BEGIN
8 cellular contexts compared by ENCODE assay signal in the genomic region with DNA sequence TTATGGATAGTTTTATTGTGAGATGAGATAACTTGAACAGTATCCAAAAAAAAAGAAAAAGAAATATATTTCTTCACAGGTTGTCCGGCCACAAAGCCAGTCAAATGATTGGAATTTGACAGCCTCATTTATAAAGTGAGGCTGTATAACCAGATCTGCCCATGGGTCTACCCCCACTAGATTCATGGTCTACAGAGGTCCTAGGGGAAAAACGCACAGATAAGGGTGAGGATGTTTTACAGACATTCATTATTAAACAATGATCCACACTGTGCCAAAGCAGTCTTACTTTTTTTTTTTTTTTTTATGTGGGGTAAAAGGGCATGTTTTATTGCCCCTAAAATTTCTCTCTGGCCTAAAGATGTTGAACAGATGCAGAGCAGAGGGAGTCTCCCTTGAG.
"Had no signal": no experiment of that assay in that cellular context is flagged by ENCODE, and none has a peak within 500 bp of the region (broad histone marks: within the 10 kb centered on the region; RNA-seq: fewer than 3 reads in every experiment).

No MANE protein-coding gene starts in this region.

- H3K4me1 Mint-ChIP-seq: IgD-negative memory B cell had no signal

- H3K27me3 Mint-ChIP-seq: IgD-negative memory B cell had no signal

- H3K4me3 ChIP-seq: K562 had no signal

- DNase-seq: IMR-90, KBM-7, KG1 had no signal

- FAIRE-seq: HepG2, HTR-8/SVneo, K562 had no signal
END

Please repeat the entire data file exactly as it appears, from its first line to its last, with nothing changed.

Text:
8 cellular contexts compared by ENCODE assay signal in the genomic region with DNA sequence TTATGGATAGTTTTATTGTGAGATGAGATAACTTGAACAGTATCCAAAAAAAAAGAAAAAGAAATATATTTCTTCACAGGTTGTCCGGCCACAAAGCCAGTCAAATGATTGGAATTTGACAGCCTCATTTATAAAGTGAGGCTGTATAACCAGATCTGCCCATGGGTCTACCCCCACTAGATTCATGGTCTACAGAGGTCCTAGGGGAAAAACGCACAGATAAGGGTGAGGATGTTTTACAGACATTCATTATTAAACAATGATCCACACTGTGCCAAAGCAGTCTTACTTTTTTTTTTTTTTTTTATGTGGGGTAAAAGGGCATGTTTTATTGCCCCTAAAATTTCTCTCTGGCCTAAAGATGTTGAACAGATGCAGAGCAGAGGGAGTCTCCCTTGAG.
"Had no signal": no experiment of that assay in that cellular context is flagged by ENCODE, and none has a peak within 500 bp of the region (broad histone marks: within the 10 kb centered on the region; RNA-seq: fewer than 3 reads in every experiment).

No MANE protein-coding gene starts in this region.

- H3K4me1 Mint-ChIP-seq: IgD-negative memory B cell had no signal

- H3K27me3 Mint-ChIP-seq: IgD-negative memory B cell had no signal

- H3K4me3 ChIP-seq: K562 had no signal

- DNase-seq: IMR-90, KBM-7, KG1 had no signal

- FAIRE-seq: HepG2, HTR-8/SVneo, K562 had no signal